|CHAPTER 8. The National Airspace System
Towered Airport Operations
All student pilots must have an endorsement to operate within Class B, C, and D airspace and within airspace for airports that have a control tower, per 14 CFR section 61.94 or 14 CFR section 61.95. Only private pilot students can operate within Class B airspace with the proper endorsements per 14 CFR section 61.95. Sport pilots must also have an endorsement per 14 CFR section 61.325 to operate within Class B, C, and D airspace and within airspace for airports with a control tower. [Figure 8-5] All students and Sport pilots have further restrictions regarding the specifi c Class B airports out of which they may operate, per 14 CFR section 91.131.
Class D Airspace
Class D is that airspace from the surface to 2,500 feet AGL (but charted in MSL) surrounding smaller airports with an operational control tower. [Figures 8-3 and 8-8] The confi guration of each Class D airspace area is individually tailored. When instrument procedures are published, the airspace is normally designed to contain the procedures.
Unless otherwise authorized, each aircraft must establish twoway radio communications with the ATC facility providing air traffi c services prior to entering the airspace and thereafter maintain those communications while in the airspace. Radio contact should be initiated far enough from the Class D airspace boundary to preclude entering the Class D airspace before two-way radio communications are established. It is important to understand that if the controller responds to the initial radio call without using the WSC aircraft’s call sign, radio communications have not been established, and the WSC aircraft may not enter the Class D airspace.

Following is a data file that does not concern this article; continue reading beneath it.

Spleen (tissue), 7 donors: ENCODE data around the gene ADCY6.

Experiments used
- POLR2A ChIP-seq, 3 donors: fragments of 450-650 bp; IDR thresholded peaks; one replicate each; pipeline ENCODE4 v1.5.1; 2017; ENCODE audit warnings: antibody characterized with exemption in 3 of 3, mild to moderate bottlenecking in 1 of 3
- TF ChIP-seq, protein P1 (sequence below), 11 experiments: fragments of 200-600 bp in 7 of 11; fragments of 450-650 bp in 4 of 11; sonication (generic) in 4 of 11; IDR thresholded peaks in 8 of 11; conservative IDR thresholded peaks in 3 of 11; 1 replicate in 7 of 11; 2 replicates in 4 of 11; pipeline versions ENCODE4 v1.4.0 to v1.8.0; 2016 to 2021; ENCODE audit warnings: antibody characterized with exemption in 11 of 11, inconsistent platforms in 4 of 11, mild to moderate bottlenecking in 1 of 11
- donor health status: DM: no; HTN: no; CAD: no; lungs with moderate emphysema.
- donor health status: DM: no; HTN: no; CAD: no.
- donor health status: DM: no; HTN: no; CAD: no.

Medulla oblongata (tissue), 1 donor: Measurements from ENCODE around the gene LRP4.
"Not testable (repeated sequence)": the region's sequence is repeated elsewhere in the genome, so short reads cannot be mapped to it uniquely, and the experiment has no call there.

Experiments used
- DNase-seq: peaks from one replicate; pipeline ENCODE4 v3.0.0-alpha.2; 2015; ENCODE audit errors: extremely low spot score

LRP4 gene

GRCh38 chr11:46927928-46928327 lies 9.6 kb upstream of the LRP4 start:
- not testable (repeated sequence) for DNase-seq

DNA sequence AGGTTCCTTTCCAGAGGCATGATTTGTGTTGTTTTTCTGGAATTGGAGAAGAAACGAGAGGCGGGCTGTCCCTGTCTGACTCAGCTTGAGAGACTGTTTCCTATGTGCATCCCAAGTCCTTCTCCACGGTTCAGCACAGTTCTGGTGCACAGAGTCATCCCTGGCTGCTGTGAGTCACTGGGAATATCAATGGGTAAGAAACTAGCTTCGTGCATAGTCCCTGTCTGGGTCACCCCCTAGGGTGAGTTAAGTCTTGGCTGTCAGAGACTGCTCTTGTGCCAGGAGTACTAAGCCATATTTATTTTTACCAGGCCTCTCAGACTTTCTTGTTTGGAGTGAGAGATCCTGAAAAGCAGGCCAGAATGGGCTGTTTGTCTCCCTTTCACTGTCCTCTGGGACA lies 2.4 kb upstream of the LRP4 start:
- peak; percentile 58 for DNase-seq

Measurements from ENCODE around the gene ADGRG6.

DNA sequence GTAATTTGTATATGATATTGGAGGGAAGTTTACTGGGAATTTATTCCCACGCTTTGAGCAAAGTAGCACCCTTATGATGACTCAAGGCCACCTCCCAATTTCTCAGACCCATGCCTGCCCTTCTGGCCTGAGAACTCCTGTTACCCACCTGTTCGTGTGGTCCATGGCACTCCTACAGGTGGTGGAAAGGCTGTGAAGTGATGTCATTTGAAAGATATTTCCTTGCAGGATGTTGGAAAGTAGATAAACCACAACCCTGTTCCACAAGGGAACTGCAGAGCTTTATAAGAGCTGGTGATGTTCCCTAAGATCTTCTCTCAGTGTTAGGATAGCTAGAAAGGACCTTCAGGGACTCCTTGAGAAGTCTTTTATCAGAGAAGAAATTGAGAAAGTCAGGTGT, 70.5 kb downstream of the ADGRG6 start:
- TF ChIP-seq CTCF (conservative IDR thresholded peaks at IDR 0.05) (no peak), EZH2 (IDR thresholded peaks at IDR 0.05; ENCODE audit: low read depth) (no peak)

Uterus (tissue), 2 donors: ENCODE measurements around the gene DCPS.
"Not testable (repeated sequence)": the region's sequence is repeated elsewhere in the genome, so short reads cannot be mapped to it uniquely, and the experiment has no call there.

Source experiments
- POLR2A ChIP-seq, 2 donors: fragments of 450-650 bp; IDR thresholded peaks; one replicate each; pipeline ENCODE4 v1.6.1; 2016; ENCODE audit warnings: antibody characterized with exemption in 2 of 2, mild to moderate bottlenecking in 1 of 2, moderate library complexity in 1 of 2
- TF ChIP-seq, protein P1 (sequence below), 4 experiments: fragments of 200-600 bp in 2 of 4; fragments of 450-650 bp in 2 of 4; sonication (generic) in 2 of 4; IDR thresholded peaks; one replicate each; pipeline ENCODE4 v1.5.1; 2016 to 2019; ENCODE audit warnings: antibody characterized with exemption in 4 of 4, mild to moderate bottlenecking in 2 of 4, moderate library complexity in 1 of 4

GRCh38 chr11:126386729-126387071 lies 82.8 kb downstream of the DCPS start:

Many airports associated with Class D airspace do not operate a control tower on a 24-hour-a-day basis. When not in operation, the airspace will normally revert to Class E or G airspace, with no communications requirements. Refer to the AF/D for specifi c hours of operation airports.
The minimum visibility requirements for Class D airspace are three statute miles; cloud clearances are the 1,000 above, 500 below and 2,000 vertical. [Figure 8-6]
Class C Airspace
Class C airspace normally extends from the surface to 4,000 feet above the airport elevation surrounding those airports having an operational control tower, that are serviced by a radar approach control, and with a certain number of IFR and passenger enplanements (larger airline operations). [Figures 8-3 and 8-9] This airspace is charted in feet MSL, and is generally of a fi ve NM radius surface area that extends from the surface to 4,000 feet above the airport elevation, and a 10 NM radius area that extends from 1,200 feet to 4,000 feet above the airport elevation. There is also a noncharted outer area with a 20 NM radius, which extends from the surface to 4,000 feet above the primary airport, and this area may include one or more satellite airports. [Figure 8-9]
WSC aircraft can fl y into Class C airspace by contacting the control tower fi rst, establishing communications (same as Class D), and having an altitude encoding transponder. Aircraft can enter Class C airspace without a transponder if prior permission from ATC is received 1 hour before entry, per 14 CFR section 91.215(d)(3). Aircraft may fl y under the Class C upper tier of airspace without a transponder but not over the top of Class C airspace lateral boundaries.
Cloud clearances in Class C airspace are the same as Class D airspace: minimum visibility of three statute miles, and a minimum distance from clouds of 1,000 feet above, 500 feet below, and 2,000 feet horizontal.
Since Class C has signifi cant air traffi c, many with larger airplanes creating stronger vortices, the pilot must be aware that the chance of encountering catastrophic wingtip vortices is greater at airports with larger air traffi c.
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